Sound like you? Actually, all of us have been under a lot of pressure lately. While the weather outside seems mundane (and believe me, it is), Sea-Tac has seen the highest pressure readings since observations began there in 1948 over the past 12 hours.
The below figures show the highest pressures recorded at Sea-Tac, and the times are in UTC. This means that Sea-Tac set its record for high pressure at midnight on December 1, since PST is 8 hours behind UTC. I took this off of Cliff Mass' blog
year month day hour (UTC) pressure (mb)
2011 12 01 08 1043.4
2011 12 01 07 1043.3
2011 12 01 09 1043.2
2011 12 01 10 1043.2
2011 12 01 11 1043.1
1949 01 28 16 1043.0
1949 01 28 17 1043.0
1949 01 28 14 1042.7
2011 12 01 06 1042.6
1949 01 28 13 1042.3
1949 01 28 15 1042.3
1949 01 28 18 1042.3
1949 01 28 19 1042.3
1957 01 16 10 1042.3
1957 01 16 11 1042.3
We demolished the old pressure record. Also, these are preliminary; the pressure this morning after midnight was still higher than some of the old records. While the weather is pretty boring here, it is record-breaking. Funny how that works, isn't it?
Also, take a look at the current surface weather analysis over the West Coast.
Valid 04:00 am PST Thu, 01 Dec 2011 - NWS West Coast Surface Analysis
Look at that 1047 mb high pressure center over the Okanogan! Absolutely incredible. Boring, but incredible.
On another note, the new models came out this morning, and they are still pointing to a cold snap the middle of next week. Cliff Mass gave me a good rule of thumb today, saying that you shouldn't really get excited about anything beyond 120 hours. This event is still beyond 120 hours, but honestly, I am gaining some confidence in it. If it is still present in the models a couple days from now, we should worry about arctic air spilling into the region. I get excited when the models point to something interesting, but I also know that beyond 120 hours, they aren't very accurate.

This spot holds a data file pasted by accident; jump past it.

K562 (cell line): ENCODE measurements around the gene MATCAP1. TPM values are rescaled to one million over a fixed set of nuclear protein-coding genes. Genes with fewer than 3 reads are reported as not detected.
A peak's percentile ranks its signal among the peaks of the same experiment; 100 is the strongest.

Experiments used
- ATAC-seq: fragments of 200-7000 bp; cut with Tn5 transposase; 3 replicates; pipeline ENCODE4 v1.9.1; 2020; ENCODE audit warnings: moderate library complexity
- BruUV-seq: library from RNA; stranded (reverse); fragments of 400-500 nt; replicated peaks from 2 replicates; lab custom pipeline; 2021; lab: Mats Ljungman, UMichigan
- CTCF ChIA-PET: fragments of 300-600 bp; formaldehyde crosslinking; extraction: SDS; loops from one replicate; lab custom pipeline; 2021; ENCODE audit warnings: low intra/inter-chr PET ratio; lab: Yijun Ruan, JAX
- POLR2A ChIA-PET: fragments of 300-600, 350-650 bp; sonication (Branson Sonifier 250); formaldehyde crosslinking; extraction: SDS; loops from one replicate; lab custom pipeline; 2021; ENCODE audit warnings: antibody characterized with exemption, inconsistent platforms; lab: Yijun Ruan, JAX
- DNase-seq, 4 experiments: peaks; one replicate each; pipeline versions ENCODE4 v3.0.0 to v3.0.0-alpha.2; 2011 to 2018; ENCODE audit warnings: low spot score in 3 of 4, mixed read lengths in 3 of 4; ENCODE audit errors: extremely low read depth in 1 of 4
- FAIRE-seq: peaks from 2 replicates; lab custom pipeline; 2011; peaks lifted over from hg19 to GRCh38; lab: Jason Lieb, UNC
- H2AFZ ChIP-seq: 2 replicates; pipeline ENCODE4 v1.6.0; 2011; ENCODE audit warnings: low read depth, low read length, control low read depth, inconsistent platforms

I'll go ahead and show you what I am seeing on them. You'll probably see why I am so happy with the models after I show you these pictures.
As of now, I am pretty confident that this huge ridge of high pressure we are seeing will drift off to the west. Here is the 500mb chart from this morning. The main thing to look for is the huge ridge over the Eastern Pacific.
Valid 01:00 pm PST Thu, 01 Dec 2011 - 9hr Fcst - UW 12z 36km 500mb absolute vorticity, heights
72 hours later, it is much further west.
Valid 01:00 pm PST Sun, 04 Dec 2011 - 81hr Fcst - UW 12z 36km 500mb absolute vorticity, heights
By the 120 hour forecast, it is even further west, and a trough is approaching the Pacific Northwest.
Valid 04:00 am PST Tue, 06 Dec 2011 - 120hr Fcst - UW 12z 36km 500mb absolute vorticity, heights
Let's take a look at the surface temperatures at this time.
Valid 04:00 am PST Tue, 06 Dec 2011 - 120hr Fcst - UW 12z 36km 2m temp, 10m winds, SLP
You can see a bunch of very cold air shifting towards us. Again, this is at 120 hours.
But what happens in the hours beyond this is what is truly exciting.
Valid 04:00 am PST Wed, 07 Dec 2011 - 144hr Fcst - UW 12z 36km 2m temp, 10m winds, SLP
Look at all that cold air! There are very strong gradients by the Fraser River Valley, so Bellingham would get blasted with high winds if this were to occur.
And finally, 168 hours out - the day 7 forecast.
Valid 04:00 am PST Thu, 08 Dec 2011 - 168hr Fcst - UW 12z 36km 2m temp, 10m winds, SLP
That is some frigid air. And you don't even want to know about Montana.
But, alas, it is beyond 120 hours. I will be watching the models closely to see if this comes true.